Center for Ethics and Humanities
in the Life Sciences

College of Human Medicine



What is Bioethics?

No Easy AnswersBioethics is an activity; it is a shared, reflective examination of ethical issues in health care, health science, and health policy. These fields have always had ethical standards, of course, handed down within each profession, and often without question. About forty years ago, however, it became obvious that we needed a more public, and more critical, discussion of these standards.

Bioethics is that discussion. It takes place in the media, in the academy, in classrooms, and in labs, offices, and hospital wards. It involves not just doctors, but patients, not just scientists and politicians but the general public. Traditional ethical standards have been articulated, reflected on, challenged, and sometimes revised; standards for new issues have been created – and then challenged and revised. The conversation is often sparked by new developments, like the possibility of cloning. But bioethics also raises new questions about old issues, like the use of placebos and the treatment of pain.

What is its Impact?

Bioethics has brought about significant changes in standards for the treatment of the sick and for the conduct of research. Every health care professional now understands that patients have a right to know what is being done to them, and to refuse. Every researcher now understands that participants in their studies have the same rights, and review boards to evaluate proposed research on those grounds are almost universal.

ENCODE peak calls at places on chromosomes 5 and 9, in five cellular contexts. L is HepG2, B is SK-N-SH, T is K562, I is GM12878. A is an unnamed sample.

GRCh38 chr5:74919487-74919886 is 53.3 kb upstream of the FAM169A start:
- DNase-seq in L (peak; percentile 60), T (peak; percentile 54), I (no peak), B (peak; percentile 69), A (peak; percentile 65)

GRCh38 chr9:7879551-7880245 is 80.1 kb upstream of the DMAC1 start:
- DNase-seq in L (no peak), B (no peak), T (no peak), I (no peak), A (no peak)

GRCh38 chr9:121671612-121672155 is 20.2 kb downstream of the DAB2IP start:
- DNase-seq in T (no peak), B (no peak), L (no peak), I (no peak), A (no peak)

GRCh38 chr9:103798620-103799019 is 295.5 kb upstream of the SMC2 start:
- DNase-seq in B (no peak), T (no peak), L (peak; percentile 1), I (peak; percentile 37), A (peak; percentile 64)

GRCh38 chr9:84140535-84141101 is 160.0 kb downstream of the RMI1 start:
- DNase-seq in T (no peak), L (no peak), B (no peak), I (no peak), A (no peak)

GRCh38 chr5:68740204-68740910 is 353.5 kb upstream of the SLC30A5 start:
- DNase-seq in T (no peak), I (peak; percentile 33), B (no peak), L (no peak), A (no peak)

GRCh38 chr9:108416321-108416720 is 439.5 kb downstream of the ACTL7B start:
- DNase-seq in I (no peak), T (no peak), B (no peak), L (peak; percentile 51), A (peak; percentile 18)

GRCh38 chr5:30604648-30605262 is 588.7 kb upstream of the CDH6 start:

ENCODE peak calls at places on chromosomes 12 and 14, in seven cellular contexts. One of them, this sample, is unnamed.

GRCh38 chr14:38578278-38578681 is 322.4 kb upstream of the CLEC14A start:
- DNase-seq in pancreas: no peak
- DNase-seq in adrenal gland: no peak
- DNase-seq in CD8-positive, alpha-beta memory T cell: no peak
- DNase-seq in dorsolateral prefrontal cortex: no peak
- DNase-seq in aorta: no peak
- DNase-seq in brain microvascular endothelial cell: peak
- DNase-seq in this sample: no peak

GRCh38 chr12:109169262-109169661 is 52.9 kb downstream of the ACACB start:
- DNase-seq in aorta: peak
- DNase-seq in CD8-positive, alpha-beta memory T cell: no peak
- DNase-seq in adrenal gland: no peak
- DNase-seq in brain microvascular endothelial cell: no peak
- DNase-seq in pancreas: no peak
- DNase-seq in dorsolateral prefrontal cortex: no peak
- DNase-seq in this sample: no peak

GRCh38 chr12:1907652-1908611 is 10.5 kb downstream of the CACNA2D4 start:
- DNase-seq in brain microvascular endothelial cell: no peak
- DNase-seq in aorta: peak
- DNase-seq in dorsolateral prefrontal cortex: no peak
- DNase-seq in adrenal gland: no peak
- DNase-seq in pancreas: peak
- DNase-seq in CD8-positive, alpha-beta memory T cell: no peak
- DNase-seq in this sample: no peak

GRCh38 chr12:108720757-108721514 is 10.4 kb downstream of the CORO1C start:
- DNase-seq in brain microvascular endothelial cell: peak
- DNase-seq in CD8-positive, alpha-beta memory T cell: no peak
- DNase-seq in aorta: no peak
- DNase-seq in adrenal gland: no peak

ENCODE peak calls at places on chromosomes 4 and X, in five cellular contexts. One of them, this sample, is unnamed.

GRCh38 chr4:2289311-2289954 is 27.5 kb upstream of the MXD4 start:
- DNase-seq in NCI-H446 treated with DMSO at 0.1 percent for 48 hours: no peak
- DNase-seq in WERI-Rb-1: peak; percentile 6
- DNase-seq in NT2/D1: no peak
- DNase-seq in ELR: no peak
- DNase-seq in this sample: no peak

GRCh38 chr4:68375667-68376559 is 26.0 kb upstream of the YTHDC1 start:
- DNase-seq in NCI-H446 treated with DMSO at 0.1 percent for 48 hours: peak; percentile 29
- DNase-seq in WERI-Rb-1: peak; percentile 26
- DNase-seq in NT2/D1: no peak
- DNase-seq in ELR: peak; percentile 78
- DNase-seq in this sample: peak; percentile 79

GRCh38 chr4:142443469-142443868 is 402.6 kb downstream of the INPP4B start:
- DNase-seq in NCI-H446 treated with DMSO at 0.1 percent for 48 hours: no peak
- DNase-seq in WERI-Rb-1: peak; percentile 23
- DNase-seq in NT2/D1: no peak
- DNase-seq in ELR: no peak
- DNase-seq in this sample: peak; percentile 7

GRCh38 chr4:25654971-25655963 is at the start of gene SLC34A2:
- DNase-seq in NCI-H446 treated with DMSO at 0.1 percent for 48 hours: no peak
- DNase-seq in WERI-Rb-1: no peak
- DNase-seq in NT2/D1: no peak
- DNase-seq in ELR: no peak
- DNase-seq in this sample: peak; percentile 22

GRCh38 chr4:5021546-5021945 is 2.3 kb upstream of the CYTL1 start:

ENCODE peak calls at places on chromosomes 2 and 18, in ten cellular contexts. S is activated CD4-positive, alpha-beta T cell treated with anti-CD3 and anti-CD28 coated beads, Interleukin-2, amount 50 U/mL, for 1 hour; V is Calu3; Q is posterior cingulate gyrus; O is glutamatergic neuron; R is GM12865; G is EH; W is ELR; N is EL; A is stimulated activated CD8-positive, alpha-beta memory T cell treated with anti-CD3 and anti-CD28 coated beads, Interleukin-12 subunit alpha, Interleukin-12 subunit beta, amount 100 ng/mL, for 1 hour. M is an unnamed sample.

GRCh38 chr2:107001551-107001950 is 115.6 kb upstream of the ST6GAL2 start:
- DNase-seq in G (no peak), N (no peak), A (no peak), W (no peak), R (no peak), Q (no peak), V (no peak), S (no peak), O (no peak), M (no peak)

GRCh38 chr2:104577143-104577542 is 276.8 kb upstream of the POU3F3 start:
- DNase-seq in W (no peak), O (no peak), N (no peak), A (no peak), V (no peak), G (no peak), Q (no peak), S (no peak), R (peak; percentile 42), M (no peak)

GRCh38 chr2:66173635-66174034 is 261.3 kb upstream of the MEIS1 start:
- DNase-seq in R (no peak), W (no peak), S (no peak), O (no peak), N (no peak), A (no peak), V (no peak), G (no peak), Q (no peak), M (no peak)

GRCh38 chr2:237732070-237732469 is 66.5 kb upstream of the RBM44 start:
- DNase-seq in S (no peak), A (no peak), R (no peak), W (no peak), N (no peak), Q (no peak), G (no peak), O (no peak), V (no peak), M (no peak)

Our understanding of what is ethical has grown, but it is never complete. Ethical advances open new questions: We now see that getting “informed consent” does not rule out exploitation (for instance, of the desperately poor or the desperately sick); exploitation is hard to define. Scientific and technological success also force new choices: What, for instance, do we do with “unused” embryos created in fertility labs?

Finally, political and economic facts are just as challenging: One example is the fact that we are able to hire doctors and nurses away from the world’s poorest countries – but should we? These are urgent, practical questions. Bioethics makes a difference; it advances slowly; and it is not finished.

Bioethics Resources

Follow our blog at for current news stories in the realm of bioethics, new publications from the Center faculty, announcements for upcoming events, and more. You can also follow @MSUbioethics on Twitter as a resource for current bioethics issues, Center news, and upcoming events. Read some of our recent Bioethics in the News articles: